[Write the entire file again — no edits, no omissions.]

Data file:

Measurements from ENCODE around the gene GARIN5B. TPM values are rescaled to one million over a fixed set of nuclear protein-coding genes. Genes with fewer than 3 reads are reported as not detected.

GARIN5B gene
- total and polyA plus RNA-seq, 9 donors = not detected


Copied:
Measurements from ENCODE around the gene GARIN5B. TPM values are rescaled to one million over a fixed set of nuclear protein-coding genes. Genes with fewer than 3 reads are reported as not detected.

GARIN5B gene
- total and polyA plus RNA-seq, 9 donors = not detected